The Development Environment Setup Tool (DEST) that comes with Master Information Hub (MIH) and Master Data Management (MDM) Server will create a data base for you with all of the necessary content for developing an MIH application. When it creates this database it sets all of the tablespaces (this is the part of the database that actually stores data on the file system) to use automatic storage which will allocate a certain amount of space on your hard drive to store the data and then resize automatically when full to make space for any new content.

The default settings that DB2 uses to increase the tablespace size is quite generous. This may be fine if you are intending on populating the database with lots of sample data but as a developer on the product I tend to be creating short-lived databases that are not required to store much data. Furthermore I tend to have many databases on my file system all of which are in use to some extent. This all means that when each database takes over 2GB of space it can become problematic in terms of spare capacity on my harddrive.

The following instructions explain how to reduce the size of the database (in the example called “MyDB”) so that it is as small as possible (around 600MB for an MIH database). Note that this will mean that they will be resized more often which could have a performance hit for running transactions but harddrive space was more important to me.

  1. Open up a DB2 command line processor (either in the DB2 control centre or via the start menu on Windows)
  2. Connect to the database by typing:

  3. You now need to find out all the tablespaces that are being used by this database to do this type the command:


    This should then return a list of all of the tablespaces used by this database as well as what type of tablespace they are such as this:

    Tablespace ID = 0
    Type = Database managed space
    Contents = All permanent data. Regular table space.

    State = 0x0000
      Detailed explanation:

    You will only be able to reduce the size of the tablespaces of type “Database managed space”, at the time of writing there were 6 generated for me: SYSCATSPACE, USERSPACE1, USERDATA, USERIND, USERLONG and SYSTOOLSPACE.

  4. Now that you have a list of tablespaces being used you need to issue an SQL command that has two parts. The first part will reduce the size and the second will stop them increasing in size by a large amount next time data is added to the database. If you don’t include this second part then the database size will decrease but next time you add some data to it it will then balloon up again (when I did this I found that a single transaction could cause the database size to increase by almost 1GB). The command to achieve all this is (note you could do it as two “ALTER TABLESPACE” commands if you wanted to but I’ve done it as one):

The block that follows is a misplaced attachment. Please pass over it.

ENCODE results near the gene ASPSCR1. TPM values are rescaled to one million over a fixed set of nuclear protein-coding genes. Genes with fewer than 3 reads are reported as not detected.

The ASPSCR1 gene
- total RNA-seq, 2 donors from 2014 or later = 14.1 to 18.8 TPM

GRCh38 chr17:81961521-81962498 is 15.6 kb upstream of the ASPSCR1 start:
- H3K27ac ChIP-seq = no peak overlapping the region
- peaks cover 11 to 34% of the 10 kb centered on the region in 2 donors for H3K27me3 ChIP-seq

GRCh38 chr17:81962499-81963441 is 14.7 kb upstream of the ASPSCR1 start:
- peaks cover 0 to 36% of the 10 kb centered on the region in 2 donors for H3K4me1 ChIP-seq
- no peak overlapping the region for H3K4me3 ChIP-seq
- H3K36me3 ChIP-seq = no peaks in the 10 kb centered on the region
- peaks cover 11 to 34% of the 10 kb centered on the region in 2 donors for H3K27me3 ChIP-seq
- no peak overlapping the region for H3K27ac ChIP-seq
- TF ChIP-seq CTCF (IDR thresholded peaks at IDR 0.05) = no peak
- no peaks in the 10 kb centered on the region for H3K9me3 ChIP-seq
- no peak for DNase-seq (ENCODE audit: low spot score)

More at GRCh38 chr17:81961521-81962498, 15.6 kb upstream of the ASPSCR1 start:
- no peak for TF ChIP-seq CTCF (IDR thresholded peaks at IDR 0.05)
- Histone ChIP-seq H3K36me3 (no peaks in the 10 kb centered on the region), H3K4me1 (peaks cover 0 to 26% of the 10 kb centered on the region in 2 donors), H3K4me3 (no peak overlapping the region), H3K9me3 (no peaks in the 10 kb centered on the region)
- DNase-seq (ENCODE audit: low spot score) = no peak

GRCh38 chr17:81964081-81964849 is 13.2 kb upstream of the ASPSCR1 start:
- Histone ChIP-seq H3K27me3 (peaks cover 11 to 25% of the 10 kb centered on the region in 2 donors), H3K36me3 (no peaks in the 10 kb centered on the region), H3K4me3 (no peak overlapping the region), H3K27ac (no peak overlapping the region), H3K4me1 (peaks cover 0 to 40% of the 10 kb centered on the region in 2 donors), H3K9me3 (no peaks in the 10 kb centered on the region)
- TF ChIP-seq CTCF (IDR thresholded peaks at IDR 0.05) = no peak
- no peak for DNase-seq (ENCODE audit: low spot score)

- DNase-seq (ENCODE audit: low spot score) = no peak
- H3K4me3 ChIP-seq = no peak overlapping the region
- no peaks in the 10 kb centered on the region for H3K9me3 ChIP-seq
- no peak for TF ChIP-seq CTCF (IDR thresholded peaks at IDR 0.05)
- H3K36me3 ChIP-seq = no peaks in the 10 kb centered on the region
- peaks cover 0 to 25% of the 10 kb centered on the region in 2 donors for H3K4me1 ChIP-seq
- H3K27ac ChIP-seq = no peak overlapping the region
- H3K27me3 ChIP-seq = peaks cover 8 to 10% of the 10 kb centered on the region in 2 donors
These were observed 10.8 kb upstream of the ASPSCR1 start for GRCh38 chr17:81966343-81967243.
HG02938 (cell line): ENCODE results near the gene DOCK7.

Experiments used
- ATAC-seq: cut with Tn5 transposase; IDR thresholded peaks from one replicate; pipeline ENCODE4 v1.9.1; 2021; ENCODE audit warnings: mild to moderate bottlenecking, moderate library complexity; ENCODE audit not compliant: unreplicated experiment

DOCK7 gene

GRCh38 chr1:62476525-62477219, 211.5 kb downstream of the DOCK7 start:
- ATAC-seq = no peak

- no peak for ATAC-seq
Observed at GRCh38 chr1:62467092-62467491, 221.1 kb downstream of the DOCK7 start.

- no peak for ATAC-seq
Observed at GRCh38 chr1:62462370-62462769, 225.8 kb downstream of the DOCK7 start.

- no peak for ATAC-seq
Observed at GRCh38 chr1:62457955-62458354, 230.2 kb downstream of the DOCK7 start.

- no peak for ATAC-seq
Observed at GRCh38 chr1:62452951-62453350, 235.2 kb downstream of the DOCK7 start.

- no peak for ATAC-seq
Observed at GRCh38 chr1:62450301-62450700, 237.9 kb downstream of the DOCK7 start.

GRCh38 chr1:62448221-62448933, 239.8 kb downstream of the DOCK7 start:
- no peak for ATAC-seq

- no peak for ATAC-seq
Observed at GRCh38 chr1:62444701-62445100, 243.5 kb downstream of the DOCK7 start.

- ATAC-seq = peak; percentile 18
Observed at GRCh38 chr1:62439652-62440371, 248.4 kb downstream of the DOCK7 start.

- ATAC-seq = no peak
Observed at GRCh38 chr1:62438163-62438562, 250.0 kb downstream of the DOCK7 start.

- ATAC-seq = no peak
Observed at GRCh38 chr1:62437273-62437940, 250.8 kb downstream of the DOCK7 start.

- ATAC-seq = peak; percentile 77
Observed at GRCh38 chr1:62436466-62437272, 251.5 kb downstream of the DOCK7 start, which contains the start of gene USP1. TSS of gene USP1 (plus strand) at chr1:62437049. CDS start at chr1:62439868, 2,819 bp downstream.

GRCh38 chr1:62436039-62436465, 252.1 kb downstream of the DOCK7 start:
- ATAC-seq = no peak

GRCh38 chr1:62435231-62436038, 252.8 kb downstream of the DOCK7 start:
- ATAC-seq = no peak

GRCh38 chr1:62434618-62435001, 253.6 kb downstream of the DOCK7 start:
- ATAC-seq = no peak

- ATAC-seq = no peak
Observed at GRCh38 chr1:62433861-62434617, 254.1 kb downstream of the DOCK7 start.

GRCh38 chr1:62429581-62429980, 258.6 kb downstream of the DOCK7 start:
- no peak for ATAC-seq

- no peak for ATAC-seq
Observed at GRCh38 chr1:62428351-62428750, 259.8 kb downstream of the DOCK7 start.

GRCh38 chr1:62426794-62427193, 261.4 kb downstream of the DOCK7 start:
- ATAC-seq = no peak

Where <TABLESPACE> is the name of the tablespace (such as USERDATA) that you are working with. This will need to be repeated for each of the tablespaces discovered in the previous step. In this example I am telling DB2 to increase the size of the tablespace by 10% when it needs extra capacity, this number can be changed depending on your performance/disk space needs. More information about what are valid inputs for the INCREASESIZE command can be found here.

Combining these steps together should produce a single chunk of SQL that can be run to reduce the size of the database:

Posted by: iainduncani | April 25, 2010

Closures in Java 7 and the Stategy Pattern

Java 7 is now set to include Closures allowing you to define function blocks of code to be executed at a later point in the code. I think that this will be a great addition to the language and make implementing the Strategy Pattern a much more pleasant experience. In order to show how the strategy pattern works and why adding Closures will make implementing it simpler consider the following class that calculates an employees pay rise, if the company has made better profit than last year they get a big pay rise, if it is the same a small pay rise and if the profits have gone down they get no pay rise:

public class PayRiseCalculator {

  private final int thisYearsProfit;

  private final int lastYearsProfit;

  public PayRiseCalculator(int _thisYearsProfit, int _lastYearsProfit) {
    this.thisYearsProfit = _thisYearsProfit;
    this.lastYearsProfit = _lastYearsProfit;